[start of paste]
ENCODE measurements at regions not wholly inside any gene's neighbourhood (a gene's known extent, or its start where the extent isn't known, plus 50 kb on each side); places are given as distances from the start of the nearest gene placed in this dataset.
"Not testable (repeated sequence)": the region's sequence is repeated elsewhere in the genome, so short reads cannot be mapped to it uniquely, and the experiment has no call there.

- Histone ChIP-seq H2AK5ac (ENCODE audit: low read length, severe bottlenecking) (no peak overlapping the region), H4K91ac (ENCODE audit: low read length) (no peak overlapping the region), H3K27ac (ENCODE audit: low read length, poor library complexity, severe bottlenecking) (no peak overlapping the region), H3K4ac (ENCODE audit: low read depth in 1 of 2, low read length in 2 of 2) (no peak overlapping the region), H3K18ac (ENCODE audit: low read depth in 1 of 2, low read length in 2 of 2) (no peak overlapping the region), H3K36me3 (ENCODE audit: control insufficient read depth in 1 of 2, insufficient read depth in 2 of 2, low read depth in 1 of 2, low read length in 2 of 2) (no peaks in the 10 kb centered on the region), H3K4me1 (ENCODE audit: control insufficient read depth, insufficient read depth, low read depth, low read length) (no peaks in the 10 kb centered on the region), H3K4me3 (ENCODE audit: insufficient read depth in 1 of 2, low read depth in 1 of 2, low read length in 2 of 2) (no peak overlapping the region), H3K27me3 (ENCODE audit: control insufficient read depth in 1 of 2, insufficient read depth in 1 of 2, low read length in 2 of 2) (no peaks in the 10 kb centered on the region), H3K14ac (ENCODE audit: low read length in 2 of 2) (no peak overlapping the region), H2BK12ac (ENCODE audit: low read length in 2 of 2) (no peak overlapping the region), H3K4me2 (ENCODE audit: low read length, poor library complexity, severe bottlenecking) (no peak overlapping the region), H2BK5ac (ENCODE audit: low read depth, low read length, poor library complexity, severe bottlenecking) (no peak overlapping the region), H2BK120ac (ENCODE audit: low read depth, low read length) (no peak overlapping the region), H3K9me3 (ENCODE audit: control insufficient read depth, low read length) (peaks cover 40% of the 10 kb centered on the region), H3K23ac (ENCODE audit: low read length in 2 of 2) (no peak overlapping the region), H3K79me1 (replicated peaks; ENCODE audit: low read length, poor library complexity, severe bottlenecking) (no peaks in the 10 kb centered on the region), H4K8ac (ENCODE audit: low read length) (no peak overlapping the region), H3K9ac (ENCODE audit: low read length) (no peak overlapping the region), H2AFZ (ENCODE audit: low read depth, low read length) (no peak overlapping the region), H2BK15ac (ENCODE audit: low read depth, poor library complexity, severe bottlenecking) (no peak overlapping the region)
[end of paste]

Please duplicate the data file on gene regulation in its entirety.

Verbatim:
ENCODE measurements at regions not wholly inside any gene's neighbourhood (a gene's known extent, or its start where the extent isn't known, plus 50 kb on each side); places are given as distances from the start of the nearest gene placed in this dataset.
"Not testable (repeated sequence)": the region's sequence is repeated elsewhere in the genome, so short reads cannot be mapped to it uniquely, and the experiment has no call there.

- Histone ChIP-seq H2AK5ac (ENCODE audit: low read length, severe bottlenecking) (no peak overlapping the region), H4K91ac (ENCODE audit: low read length) (no peak overlapping the region), H3K27ac (ENCODE audit: low read length, poor library complexity, severe bottlenecking) (no peak overlapping the region), H3K4ac (ENCODE audit: low read depth in 1 of 2, low read length in 2 of 2) (no peak overlapping the region), H3K18ac (ENCODE audit: low read depth in 1 of 2, low read length in 2 of 2) (no peak overlapping the region), H3K36me3 (ENCODE audit: control insufficient read depth in 1 of 2, insufficient read depth in 2 of 2, low read depth in 1 of 2, low read length in 2 of 2) (no peaks in the 10 kb centered on the region), H3K4me1 (ENCODE audit: control insufficient read depth, insufficient read depth, low read depth, low read length) (no peaks in the 10 kb centered on the region), H3K4me3 (ENCODE audit: insufficient read depth in 1 of 2, low read depth in 1 of 2, low read length in 2 of 2) (no peak overlapping the region), H3K27me3 (ENCODE audit: control insufficient read depth in 1 of 2, insufficient read depth in 1 of 2, low read length in 2 of 2) (no peaks in the 10 kb centered on the region), H3K14ac (ENCODE audit: low read length in 2 of 2) (no peak overlapping the region), H2BK12ac (ENCODE audit: low read length in 2 of 2) (no peak overlapping the region), H3K4me2 (ENCODE audit: low read length, poor library complexity, severe bottlenecking) (no peak overlapping the region), H2BK5ac (ENCODE audit: low read depth, low read length, poor library complexity, severe bottlenecking) (no peak overlapping the region), H2BK120ac (ENCODE audit: low read depth, low read length) (no peak overlapping the region), H3K9me3 (ENCODE audit: control insufficient read depth, low read length) (peaks cover 40% of the 10 kb centered on the region), H3K23ac (ENCODE audit: low read length in 2 of 2) (no peak overlapping the region), H3K79me1 (replicated peaks; ENCODE audit: low read length, poor library complexity, severe bottlenecking) (no peaks in the 10 kb centered on the region), H4K8ac (ENCODE audit: low read length) (no peak overlapping the region), H3K9ac (ENCODE audit: low read length) (no peak overlapping the region), H2AFZ (ENCODE audit: low read depth, low read length) (no peak overlapping the region), H2BK15ac (ENCODE audit: low read depth, poor library complexity, severe bottlenecking) (no peak overlapping the region)